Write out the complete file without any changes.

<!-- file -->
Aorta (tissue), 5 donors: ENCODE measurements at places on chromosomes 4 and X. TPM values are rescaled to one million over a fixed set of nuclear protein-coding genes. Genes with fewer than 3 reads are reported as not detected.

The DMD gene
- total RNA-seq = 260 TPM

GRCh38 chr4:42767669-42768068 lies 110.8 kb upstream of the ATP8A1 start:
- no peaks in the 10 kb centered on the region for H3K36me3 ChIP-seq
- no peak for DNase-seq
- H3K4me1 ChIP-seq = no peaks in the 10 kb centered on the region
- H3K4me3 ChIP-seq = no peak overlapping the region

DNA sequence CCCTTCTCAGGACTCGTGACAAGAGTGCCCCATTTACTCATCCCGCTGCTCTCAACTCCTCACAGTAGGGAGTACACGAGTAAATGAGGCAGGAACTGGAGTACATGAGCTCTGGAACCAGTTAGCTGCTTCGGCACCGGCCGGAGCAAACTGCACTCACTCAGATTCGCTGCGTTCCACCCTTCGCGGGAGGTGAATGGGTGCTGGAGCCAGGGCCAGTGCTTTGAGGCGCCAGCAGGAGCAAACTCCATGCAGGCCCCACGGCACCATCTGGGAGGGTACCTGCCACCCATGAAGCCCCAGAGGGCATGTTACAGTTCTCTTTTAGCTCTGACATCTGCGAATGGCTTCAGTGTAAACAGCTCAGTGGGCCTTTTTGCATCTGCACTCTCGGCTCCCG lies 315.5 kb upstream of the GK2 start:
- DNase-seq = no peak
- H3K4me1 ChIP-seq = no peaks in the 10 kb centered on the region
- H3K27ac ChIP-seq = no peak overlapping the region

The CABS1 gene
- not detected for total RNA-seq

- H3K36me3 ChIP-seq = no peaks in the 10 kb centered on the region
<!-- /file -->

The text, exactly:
Aorta (tissue), 5 donors: ENCODE measurements at places on chromosomes 4 and X. TPM values are rescaled to one million over a fixed set of nuclear protein-coding genes. Genes with fewer than 3 reads are reported as not detected.

The DMD gene
- total RNA-seq = 260 TPM

GRCh38 chr4:42767669-42768068 lies 110.8 kb upstream of the ATP8A1 start:
- no peaks in the 10 kb centered on the region for H3K36me3 ChIP-seq
- no peak for DNase-seq
- H3K4me1 ChIP-seq = no peaks in the 10 kb centered on the region
- H3K4me3 ChIP-seq = no peak overlapping the region

DNA sequence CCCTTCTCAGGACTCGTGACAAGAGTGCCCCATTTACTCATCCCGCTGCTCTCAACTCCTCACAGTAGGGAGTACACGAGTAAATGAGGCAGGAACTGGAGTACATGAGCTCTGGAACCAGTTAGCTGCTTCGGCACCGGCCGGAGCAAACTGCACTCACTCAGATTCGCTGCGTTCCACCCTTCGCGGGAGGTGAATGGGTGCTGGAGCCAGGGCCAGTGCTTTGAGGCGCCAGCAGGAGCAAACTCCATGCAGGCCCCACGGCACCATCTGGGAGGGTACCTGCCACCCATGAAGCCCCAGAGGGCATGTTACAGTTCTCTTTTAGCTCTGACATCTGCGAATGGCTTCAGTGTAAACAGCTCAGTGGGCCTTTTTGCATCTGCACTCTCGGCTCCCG lies 315.5 kb upstream of the GK2 start:
- DNase-seq = no peak
- H3K4me1 ChIP-seq = no peaks in the 10 kb centered on the region
- H3K27ac ChIP-seq = no peak overlapping the region

The CABS1 gene
- not detected for total RNA-seq

- H3K36me3 ChIP-seq = no peaks in the 10 kb centered on the region